I was fortunate that NCBI and A-tek sent me to DrupalCon Chicago, the annual three-day gathering of Drupal developers. I aim to distill the talks I went to each day, starting with Day 1, March 8th, 2011.
Keynote: Dries Buytaert
The creator himself! Dries reviewed highlights of the Drupal 7 release, and recognized the major contributors to the release.
Mainly, Dries laid out his vision for Drupal 8:
- Optimizing Drupal for mobile output
- Making Drupal rendering more flexible for outputting not just HTML, but also XML, web services, JSON etc.
The Future of Drupal Development, Testing & Deployment: Josh Koenig
Josh talked about Pantheon, which is “ ….a best practice, cloud based platform for developing, hosting, and managing Drupal websites …
Basically, this is a web-based service that acts as a control panel for your Drupal site, allowing you to do performance optimizations, run automated testing, trigger dev, staging, and production deployments, and do git version control.
Josh talked about several other projects that went into Pantheon including:
The Pantheon team is starting to offer Beta accounts for testing Pantheon; although, he said they were backlogged, and it would be a while until everyone who wanted an account got one.
Drupal Security for Coders: Greg Knaddison
Greg gave a talk on very common security issues for general web developers, and Drupal developers in particular. He focused on Cross Site Scripting (XSS) attacks and Cross Site Request Forgery (CSRF). It was an entertaining talk, but I was a bit disappointed at the lack of new information, at least for me. I already know to sanitize user input.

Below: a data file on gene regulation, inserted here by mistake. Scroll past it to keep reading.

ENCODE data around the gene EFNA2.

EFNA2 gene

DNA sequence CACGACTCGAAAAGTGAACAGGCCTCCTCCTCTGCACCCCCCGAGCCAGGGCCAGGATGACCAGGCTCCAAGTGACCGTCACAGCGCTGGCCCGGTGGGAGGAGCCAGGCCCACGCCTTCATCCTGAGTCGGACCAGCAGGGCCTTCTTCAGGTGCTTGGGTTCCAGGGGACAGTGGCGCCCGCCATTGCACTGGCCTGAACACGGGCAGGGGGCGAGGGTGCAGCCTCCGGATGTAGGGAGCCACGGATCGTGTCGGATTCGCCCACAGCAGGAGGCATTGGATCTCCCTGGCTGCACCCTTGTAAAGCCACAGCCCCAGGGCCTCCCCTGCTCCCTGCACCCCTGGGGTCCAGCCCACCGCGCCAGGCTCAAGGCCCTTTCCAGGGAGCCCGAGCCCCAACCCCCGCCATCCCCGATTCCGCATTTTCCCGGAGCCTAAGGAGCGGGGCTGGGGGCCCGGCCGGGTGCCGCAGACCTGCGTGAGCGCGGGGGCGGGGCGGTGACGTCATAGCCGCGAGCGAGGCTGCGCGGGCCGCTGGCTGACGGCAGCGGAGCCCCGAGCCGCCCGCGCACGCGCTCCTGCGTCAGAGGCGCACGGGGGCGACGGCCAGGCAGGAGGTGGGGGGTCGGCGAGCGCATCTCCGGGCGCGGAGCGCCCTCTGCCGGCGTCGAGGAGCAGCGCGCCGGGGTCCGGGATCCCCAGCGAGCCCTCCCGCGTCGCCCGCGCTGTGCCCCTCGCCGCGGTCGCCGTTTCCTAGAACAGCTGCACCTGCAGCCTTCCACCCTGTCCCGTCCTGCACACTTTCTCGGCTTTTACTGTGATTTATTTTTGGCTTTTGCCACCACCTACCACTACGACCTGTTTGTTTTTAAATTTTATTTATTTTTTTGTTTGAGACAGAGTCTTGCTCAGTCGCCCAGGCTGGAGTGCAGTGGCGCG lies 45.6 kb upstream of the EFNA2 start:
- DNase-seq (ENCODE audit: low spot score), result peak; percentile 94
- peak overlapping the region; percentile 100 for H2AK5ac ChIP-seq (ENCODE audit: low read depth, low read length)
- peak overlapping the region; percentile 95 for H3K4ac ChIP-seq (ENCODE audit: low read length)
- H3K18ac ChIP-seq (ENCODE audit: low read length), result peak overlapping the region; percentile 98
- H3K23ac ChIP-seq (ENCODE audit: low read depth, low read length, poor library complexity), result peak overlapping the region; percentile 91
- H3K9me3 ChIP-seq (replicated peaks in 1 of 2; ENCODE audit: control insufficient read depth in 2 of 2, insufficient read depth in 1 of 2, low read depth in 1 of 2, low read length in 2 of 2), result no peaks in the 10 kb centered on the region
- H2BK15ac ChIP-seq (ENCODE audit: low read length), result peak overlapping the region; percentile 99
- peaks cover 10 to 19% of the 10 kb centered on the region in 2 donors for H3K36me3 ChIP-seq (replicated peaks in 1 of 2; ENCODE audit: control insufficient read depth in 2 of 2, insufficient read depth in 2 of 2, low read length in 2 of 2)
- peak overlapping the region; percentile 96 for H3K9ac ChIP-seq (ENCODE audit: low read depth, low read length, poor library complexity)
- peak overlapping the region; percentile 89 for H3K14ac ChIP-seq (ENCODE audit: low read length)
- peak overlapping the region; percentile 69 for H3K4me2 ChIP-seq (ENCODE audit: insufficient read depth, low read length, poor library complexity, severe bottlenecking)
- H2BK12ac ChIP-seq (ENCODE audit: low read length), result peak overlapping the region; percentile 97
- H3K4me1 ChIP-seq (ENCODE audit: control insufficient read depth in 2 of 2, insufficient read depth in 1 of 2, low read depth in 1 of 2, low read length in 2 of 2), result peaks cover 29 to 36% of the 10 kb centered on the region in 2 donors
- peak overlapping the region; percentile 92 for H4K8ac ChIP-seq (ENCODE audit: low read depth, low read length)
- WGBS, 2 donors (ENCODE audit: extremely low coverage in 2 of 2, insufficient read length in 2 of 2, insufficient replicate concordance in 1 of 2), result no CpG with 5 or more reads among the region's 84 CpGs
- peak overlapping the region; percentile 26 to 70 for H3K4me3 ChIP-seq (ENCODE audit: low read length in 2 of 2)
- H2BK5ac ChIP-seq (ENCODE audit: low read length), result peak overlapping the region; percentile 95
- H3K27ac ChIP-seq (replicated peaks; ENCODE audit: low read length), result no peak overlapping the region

I did see an interesting example of how a user could, for example, delete a piece of data (let's call it reource 'bar') if the deleting process doesn't require a confirmation. Someone could do this by adding a piece of content like this:
The img tag, of course, would make an http request to the value of the src attribute and remove the 'bar' object, assuming going to that url removes the content. The easy fix, of course, is adding a confirmation screen.
During the talk I did learn about a bunch of modules:
- browsecap. This allows you to easily track browser stats on your visitors.
- login security. This protects against brute-force login attempts, where a hacker tries to gain access by trying common usernames and passwords.
- Hacked!. This module scans your actual Drupal files and if the diff module is installed, will tell you if any of your files have been changed.
- Coder. A sweet module that ensures your code conforms to drupal standards. This can also help find insecure code.
- Secure Code Review
- Security Review. This module automates the review of common, insecure Drupal configuration settings.
Greg also mentioned, in passing, a few functions:
- l(), the function you should use in your modules to create links. By passing text to this function, all the sanitizing functions are applied to the text in the proper order.
- drupal_get_token. A function for generating a unique token, useful for checking that a user really intended to do something. You could pass this token along in the url or a hidden input.
Finally, Greg recommended the following read: Safe String Theory
Aphorisms of API Design: Larry Garfield
Larry talked about how to develop API patterns. He made several good points:
- fail fast, fail save
- play by your own rules
- UI is not an API; the UI is a user of the API
- generic APIs make better UIs
- put off decisions as much as possible, because by the time you are forced to make a decision you will have more info to go by
Views for Hackers: Karim Ratib
This was a very technical lecture about the guts of the Views module. I found it very useful, as Karim mapped all the UI aspects of views to the SQL the module generates, and the class hierarchy of the
$view object. Karim also ran through how to write plugins for views, which has always been a mystery to me, mostly because I never took the time to figure it out. Even though it was a bit dry, I found the session to be very meaty.